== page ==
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Each evening, as darkness descends on Athens, police in riot gear wait in buses that line the side streets of the city centre. Some fidget with mobile phones, others stare into the night. What they are waiting for, nobody is sure. But everyone in the Greek capital agrees something could happen any time.

Voters get angry, and sometimes violent, when their own politicians let them down. But when they feel controlled and humiliated by foreigners, they become totally enraged. “Fiscal union” advocates will also need, when the time comes, to send out the eurozone riot-police.

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The billions in taxpayers' money would have been better invested in helping Greece make a fresh start after a default.

The finance ministers have probably changed the future shape of the euro zone and the EU in a more far-reaching way than a Greek insolvency would have done.

This new monetary union is built on hope and on permanent financial support
-- and is therefore based on an imbalance of power between the strong and weak.
Neither Europe nor Greek society can tolerate that in the long run.
Die Welt via Der Spiegel 22 februari 2012

A glance at Athens' streets today is enough to show what can happen when weakness is combined with the feeling of being dominated by foreign powers.

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Expecting the Greeks to tighten their belts again is unrealistic.
One should not push people beyond the limit of their endurance. Such pressure is stupidity, not policy.
The people of a great nation will not starve to pay an exorbitant debt to foreign creditors forever
Gregorz Kolodko, former deputy prime minister and minister of finance of Poland, Financial Times February 21, 2012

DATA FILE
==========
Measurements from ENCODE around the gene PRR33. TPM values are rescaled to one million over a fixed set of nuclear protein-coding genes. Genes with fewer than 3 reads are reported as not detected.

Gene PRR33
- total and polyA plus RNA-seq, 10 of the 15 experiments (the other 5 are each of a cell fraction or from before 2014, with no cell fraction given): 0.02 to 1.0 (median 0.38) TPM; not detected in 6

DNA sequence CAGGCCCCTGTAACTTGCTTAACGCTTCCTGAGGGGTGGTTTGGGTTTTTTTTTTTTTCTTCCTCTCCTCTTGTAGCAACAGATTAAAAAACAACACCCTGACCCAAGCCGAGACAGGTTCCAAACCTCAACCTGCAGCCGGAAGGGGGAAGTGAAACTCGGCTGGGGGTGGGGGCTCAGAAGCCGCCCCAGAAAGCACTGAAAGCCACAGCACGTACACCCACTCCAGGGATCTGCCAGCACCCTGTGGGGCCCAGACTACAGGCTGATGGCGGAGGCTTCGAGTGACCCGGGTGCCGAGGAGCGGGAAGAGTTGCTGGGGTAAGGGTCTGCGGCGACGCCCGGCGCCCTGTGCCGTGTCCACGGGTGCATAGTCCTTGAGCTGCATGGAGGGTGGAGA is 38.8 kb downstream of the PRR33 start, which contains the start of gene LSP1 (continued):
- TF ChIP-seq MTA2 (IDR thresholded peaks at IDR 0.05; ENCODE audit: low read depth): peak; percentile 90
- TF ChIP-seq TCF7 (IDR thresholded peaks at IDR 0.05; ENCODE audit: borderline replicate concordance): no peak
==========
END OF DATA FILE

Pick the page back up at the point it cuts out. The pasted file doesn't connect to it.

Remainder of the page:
In three years of austerity Greece’s debt has risen from 113 per cent of gross domestic product to 163 per cent.
Homelessness has jumped by 25 per cent. Unemployment has risen to 21 per cent, among the highest in the industrialised world, with 48 per cent of young people out of work.

It is naïve to think they will watch TV, not demonstrate or fight in the streets. This policy is senseless.

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Troligen har inget land i fredstid tvingats ge upp så mycket av sin nationella politiska suveränitet
Staffan Sonning, Ekot 21 Februari 2012

Grekland har också tagit på sig att inom två månader stifta en ny lag som tvingar landet att alltid sätta avbetalningar på statsskulden före alla andra utgifter.
I teorin skulle en sån lag innebära, att Grekland först måste betala tillbaka lån som förfaller innan de exempelvis betalar ut löner till läkare, sjuksköterskor och andra offentliganställda.

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Over the next two months Greece has promised to adopt legislation
“ensuring that priority is granted to debt-servicing payments”,
with a view to enshrining this in the constitution “as soon as possible”

Charlemagne, The Economist 21 February 2012

Greece will be expected to deposit a quarter’s worth of debt-service payments into a “segregated account” that will be monitored by the troika (made up of the commission, the ECB and the IMF).

These arrangements may not amount to the budget “commissarr” once threatened by some creditors, but the effect may be pretty much the same.

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Tyskland vill att en ny budgetkommissionär, utsedd av eurozonen,
ska få makt att lägga in veto mot den grekiska regeringens budgetbeslut
om de inte är i linje med de mål som satts upp av långivare.
DN/TT 28 januari 2012

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De nya nödlånen på 130 miljarder euro som eurozonens finansministrar i dag väntas besluta om kommer inte att hjälpa Grekland överhuvudtaget.
Istället kommer pengarna bara att hjälpa de internationella banker som har fordringar på Grekland och förvärra situationen för landet ytterligare
Hans-Werner Sinn, chef för det inflytelserika ekonomiska Institutet Ifo i München, skräder inte orden i en intervju i tidskriften Der Spiegel.
Ekot, 20 februari 2012

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intervju i tidskriften Der Spiegel

QUOTE OF THE DAY, Daily Telegraph briefing 21 februari 2012:
"The politicians know [the second bailout can’t save Greece]. They want to gain time until the next election.
I think we’re wasting time by doing this. Greece’s external debt is rising with every year that passes until it leaves the currency union.
We’re getting ever further away from solving the problem."
Hans-Werner Sinn, the head of Ifo, a German think tank.

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